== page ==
marți, 21 decembrie 2010
Haruki Murakami - After Dark
Dupa primele randuri m-am panicat, crezand ca lectura acestei carti intr-o limba nu chiar apropiata mie, va fi mai mult decat pot eu duce. Dar, usor, am trecut de prima pagina, de a doua, si cand am inchis cartea (file'ul, sa fiu mai precisa, ca o am pdf pentru viitorime) era 6 dimineata si mie imi parea, din nou, rau.
Cum sa zic ca este 'After Dark'? Fireasca in structura, fantezista, reala in exprimarea fiecarei trairi, simpla in subiect, complexa si grea in intrebarile pe care le ridica...
O sa fiu nevoita sa fac un eseu pe marginea ei, dar este atat de bine legata, in copertele care iti curg printre degete, incat deja ma ingrijoreaza gandul.
Murakami zice, prin personajul sau, Takahashi:
"After I'd been to the court a few times, though, and
observed a few cases, I started to become strangely
interested in viewing the events that were being judged
and the people who were involved in the events. Maybe I
should say I found myself less and less able to see these as
other people's problems. It was a very weird feeling. I
mean, the ones on trial are not like me in any way: they're
a different kind of human being. They live in a different
world, they think different thoughts, and their actions are
nothing like mine. Between the world they live in and the
world I live in there's this thick, high wall. At least, that's
how I saw it at first. I mean, there's no way I'm gonna
commit those vicious crimes. I'm a pacifist, a goodnatured
guy, I've never laid a hand on anybody since I was
a kid. Which is why I was able to view a trial from on high
as a total spectator.
As I sat in court, though, and listened to the testimonies
of the witnesses and the speeches of the
prosecutors and the arguments of the defence attorneys
and the statements of the defendants, I became a lot less
sure of myself. In other words, I started seeing it like this:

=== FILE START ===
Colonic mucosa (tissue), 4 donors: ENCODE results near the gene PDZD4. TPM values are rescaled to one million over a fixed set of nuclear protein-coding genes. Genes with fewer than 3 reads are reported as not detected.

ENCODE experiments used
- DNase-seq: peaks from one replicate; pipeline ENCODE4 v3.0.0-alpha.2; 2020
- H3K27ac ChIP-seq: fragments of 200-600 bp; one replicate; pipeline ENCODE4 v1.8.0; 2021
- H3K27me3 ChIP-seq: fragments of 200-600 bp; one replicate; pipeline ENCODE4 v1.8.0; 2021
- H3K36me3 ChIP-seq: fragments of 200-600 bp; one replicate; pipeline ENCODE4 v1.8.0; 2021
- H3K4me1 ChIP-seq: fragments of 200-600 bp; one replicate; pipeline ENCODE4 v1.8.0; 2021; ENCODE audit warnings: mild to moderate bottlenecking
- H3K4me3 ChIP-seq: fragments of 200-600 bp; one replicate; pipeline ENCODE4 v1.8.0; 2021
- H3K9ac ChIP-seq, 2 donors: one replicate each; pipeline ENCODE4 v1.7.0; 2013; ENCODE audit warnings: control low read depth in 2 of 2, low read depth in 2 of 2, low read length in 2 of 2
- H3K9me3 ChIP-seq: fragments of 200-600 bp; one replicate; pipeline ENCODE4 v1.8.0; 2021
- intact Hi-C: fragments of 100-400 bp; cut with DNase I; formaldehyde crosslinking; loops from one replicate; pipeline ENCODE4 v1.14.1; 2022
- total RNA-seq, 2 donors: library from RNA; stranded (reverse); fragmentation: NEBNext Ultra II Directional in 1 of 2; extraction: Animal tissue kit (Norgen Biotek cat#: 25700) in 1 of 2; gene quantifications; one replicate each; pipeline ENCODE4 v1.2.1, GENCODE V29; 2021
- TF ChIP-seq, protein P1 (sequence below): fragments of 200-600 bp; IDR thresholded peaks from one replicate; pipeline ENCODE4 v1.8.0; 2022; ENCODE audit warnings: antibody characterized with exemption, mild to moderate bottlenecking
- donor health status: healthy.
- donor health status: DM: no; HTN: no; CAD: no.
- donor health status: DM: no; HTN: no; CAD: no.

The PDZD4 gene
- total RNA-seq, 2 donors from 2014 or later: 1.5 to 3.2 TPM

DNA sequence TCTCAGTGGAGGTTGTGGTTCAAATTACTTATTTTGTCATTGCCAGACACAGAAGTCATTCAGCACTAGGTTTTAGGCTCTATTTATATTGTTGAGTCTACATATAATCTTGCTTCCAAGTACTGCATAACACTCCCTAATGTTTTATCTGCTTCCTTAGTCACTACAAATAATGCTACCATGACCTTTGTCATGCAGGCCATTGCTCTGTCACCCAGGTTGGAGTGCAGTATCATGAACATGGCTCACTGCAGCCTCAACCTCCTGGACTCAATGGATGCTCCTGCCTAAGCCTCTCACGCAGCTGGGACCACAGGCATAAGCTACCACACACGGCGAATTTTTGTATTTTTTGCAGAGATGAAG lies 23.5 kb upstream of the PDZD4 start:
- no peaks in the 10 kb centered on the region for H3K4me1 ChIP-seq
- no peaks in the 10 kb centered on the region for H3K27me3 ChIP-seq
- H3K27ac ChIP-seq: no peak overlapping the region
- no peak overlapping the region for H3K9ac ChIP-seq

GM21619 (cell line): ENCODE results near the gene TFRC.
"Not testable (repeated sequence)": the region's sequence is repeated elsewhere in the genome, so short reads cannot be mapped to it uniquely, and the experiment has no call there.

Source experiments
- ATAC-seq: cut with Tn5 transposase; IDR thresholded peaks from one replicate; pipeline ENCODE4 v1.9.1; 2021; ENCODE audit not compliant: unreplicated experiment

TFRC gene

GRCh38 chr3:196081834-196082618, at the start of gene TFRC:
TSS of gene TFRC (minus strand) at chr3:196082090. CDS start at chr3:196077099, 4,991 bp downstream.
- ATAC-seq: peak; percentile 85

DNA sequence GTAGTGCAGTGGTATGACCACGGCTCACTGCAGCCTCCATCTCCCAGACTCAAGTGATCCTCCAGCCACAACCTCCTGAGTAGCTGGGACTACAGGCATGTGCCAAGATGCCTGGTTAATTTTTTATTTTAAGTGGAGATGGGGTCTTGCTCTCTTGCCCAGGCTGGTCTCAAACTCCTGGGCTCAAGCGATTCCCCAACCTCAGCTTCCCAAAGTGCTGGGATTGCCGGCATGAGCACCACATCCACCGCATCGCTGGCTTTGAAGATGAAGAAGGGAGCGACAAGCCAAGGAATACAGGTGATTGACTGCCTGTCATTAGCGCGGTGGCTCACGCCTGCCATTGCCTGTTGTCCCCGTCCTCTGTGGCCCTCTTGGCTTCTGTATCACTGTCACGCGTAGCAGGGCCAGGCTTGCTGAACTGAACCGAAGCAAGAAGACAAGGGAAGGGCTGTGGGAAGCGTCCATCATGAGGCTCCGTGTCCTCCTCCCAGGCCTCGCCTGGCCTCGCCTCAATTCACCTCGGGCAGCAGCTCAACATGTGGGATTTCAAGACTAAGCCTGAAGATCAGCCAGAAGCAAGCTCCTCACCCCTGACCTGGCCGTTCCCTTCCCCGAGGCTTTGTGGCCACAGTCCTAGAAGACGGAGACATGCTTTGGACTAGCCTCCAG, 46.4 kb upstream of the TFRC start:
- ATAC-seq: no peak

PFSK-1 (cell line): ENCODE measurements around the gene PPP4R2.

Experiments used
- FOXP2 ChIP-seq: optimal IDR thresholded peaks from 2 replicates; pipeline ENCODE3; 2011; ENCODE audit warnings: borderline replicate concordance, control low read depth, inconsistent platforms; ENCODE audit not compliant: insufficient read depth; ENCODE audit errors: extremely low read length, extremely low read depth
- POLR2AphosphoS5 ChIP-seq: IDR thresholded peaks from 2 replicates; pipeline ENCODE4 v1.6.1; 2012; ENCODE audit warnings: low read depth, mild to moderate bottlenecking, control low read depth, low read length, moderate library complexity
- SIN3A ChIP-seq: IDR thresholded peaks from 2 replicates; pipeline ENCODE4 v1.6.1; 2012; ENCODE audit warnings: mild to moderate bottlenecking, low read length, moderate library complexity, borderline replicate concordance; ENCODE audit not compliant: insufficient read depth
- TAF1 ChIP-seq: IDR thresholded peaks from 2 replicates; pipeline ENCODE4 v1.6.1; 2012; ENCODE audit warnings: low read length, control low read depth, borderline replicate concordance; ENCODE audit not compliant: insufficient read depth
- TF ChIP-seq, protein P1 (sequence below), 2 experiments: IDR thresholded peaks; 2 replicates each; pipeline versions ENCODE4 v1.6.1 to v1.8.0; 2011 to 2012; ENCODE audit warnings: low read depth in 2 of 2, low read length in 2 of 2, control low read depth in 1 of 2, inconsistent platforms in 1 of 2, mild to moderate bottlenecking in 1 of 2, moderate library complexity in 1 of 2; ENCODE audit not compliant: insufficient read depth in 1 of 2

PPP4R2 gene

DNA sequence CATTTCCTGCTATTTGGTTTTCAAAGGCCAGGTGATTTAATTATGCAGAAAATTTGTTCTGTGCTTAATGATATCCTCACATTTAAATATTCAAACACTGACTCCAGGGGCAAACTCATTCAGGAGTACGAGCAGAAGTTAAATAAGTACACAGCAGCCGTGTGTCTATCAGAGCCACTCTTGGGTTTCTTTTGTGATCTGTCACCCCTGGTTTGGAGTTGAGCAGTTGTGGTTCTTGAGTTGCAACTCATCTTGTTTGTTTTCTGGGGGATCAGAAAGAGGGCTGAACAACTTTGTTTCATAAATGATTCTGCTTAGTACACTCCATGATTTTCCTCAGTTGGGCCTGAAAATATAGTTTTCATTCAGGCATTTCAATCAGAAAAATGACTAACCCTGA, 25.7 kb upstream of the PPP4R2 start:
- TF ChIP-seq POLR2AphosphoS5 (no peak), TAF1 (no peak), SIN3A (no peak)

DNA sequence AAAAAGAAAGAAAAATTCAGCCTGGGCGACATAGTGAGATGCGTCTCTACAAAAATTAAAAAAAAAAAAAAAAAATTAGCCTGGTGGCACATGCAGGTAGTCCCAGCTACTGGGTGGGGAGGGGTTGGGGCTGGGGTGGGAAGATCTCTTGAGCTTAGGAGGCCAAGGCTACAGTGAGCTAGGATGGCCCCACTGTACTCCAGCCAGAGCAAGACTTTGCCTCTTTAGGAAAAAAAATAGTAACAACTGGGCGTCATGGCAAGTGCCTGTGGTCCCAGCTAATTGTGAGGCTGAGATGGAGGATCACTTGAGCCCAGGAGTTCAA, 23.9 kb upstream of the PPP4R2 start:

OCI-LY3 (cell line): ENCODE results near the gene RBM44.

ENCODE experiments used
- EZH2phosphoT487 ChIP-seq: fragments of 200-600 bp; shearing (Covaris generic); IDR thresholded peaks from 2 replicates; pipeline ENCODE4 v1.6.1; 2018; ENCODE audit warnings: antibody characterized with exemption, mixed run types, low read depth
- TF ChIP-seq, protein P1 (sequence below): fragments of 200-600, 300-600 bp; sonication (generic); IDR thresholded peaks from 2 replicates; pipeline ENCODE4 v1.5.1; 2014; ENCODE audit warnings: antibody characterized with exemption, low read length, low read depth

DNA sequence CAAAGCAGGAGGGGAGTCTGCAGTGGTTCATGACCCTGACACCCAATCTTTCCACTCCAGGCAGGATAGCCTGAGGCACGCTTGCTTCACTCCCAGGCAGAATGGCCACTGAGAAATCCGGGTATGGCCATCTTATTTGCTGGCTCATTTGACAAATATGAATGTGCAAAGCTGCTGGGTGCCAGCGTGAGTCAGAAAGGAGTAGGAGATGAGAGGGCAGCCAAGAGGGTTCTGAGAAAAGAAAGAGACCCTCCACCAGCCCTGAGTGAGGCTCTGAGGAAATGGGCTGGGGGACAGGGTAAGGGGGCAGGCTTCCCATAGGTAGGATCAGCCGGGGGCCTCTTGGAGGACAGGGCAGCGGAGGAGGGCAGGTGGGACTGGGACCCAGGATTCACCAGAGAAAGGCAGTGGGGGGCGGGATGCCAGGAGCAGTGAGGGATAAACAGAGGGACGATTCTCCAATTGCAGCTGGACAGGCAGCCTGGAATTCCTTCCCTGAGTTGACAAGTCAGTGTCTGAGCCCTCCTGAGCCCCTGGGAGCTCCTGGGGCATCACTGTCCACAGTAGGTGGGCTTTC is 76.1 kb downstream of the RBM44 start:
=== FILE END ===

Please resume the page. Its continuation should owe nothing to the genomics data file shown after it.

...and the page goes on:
that there really was no such thing as a wall separating
their world from mine. Or if there was such a wall, it was
probably a flimsy one made of papier-mâché. The second
I leaned on it, I'd probably fall right through and end up
on the other side. Or maybe it's that the other side has
already managed to sneak its way inside of us, and we just
haven't noticed. That's how I started to feel. It's hard to
put into words.
So once I started having thoughts like this, everything
began looking different to me. To my eyes, this system I
was observing, this 'trial' thing itself, began to take on the
appearance of some special, weird creature.
Like, say, an octopus. A giant octopus living way down
deep at the bottom of the ocean. It has this tremendously
powerful life force, a bunch of long, undulating legs, and
it's heading somewhere, moving through the darkness of
the ocean. I'm sitting there listening to these trials, and all
I can see in my head is this creature. It takes on all kinds
of different shapes—sometimes it's 'the nation,' and
sometimes it's 'the law,' and sometimes it takes on shapes
that are more difficult and dangerous than that. You can
try cutting off its legs, but they just keep growing back.
Nobody can kill it. It's too strong, and it lives too far down
in the ocean. Nobody knows where its heart is. What I felt
then was a deep terror. And a kind of hopelessness, a
feeling that I could never run away from this thing, no
matter how far I went. And this creature, this thing
doesn't give a damn that I'm me or you're you. In its
presence, all human beings lose their names and their
faces. We all turn into signs, into numbers."